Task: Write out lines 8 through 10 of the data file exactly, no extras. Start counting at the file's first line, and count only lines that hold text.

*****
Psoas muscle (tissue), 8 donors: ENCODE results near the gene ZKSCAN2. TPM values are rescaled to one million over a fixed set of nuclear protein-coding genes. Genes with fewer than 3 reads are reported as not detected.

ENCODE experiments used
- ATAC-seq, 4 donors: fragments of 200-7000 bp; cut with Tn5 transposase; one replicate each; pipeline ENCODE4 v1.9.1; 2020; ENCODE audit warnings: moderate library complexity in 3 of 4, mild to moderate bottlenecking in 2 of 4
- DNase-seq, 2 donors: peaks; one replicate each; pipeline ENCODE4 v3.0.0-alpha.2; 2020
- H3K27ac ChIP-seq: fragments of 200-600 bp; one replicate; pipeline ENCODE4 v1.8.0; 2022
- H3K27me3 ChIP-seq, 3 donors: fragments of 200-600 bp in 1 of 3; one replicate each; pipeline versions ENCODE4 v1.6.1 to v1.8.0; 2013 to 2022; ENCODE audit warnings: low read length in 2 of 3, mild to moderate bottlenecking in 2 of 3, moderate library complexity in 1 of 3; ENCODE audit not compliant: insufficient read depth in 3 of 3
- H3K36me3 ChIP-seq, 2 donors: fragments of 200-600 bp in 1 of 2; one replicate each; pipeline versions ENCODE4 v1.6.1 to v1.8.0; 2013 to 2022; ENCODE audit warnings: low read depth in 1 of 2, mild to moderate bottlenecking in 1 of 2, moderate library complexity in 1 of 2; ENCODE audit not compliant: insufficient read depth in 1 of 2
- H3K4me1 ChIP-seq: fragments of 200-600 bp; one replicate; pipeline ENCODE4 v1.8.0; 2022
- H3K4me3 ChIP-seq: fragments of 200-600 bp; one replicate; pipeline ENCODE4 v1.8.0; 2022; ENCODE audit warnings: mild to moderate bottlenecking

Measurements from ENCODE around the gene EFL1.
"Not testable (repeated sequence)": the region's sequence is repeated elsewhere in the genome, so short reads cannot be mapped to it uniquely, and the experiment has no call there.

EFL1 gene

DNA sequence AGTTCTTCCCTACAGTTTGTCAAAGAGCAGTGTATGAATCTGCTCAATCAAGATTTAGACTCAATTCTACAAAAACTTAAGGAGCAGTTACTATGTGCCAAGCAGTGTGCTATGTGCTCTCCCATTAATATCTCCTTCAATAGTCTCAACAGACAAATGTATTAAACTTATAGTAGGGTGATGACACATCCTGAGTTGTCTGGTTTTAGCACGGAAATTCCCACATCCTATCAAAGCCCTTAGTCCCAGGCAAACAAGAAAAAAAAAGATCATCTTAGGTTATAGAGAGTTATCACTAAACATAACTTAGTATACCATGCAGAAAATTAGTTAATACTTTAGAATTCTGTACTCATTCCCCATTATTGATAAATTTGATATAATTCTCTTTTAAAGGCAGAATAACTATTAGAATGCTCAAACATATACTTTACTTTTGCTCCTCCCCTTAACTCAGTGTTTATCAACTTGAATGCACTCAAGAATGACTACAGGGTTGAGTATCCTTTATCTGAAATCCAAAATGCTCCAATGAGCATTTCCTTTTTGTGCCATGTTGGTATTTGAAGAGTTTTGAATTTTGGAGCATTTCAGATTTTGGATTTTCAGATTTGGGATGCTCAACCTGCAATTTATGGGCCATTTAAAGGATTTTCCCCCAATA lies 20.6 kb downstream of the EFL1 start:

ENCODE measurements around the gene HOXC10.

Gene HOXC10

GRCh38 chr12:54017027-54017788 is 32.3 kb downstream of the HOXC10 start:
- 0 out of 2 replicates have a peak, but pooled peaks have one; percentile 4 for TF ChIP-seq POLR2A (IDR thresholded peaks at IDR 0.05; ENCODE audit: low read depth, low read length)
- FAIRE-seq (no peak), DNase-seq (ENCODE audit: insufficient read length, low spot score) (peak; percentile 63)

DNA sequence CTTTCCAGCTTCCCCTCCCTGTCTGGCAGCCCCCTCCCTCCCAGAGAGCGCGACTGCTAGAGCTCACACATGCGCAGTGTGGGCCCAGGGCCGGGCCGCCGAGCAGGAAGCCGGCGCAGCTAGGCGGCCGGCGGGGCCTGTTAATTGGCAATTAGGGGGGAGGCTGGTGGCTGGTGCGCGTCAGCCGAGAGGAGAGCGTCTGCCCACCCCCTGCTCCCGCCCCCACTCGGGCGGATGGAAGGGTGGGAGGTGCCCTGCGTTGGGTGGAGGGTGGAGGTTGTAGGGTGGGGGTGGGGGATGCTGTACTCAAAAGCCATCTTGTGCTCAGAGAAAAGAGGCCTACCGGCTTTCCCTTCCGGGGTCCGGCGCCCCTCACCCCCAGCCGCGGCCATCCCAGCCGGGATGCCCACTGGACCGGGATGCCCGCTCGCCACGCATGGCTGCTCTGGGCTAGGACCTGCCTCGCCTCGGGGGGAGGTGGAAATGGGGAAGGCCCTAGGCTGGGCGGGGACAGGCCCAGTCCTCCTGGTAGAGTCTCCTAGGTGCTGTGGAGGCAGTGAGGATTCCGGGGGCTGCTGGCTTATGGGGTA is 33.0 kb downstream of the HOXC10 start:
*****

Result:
- H3K4me1 ChIP-seq: fragments of 200-600 bp; one replicate; pipeline ENCODE4 v1.8.0; 2022
- H3K4me3 ChIP-seq: fragments of 200-600 bp; one replicate; pipeline ENCODE4 v1.8.0; 2022; ENCODE audit warnings: mild to moderate bottlenecking

Measurements from ENCODE around the gene EFL1.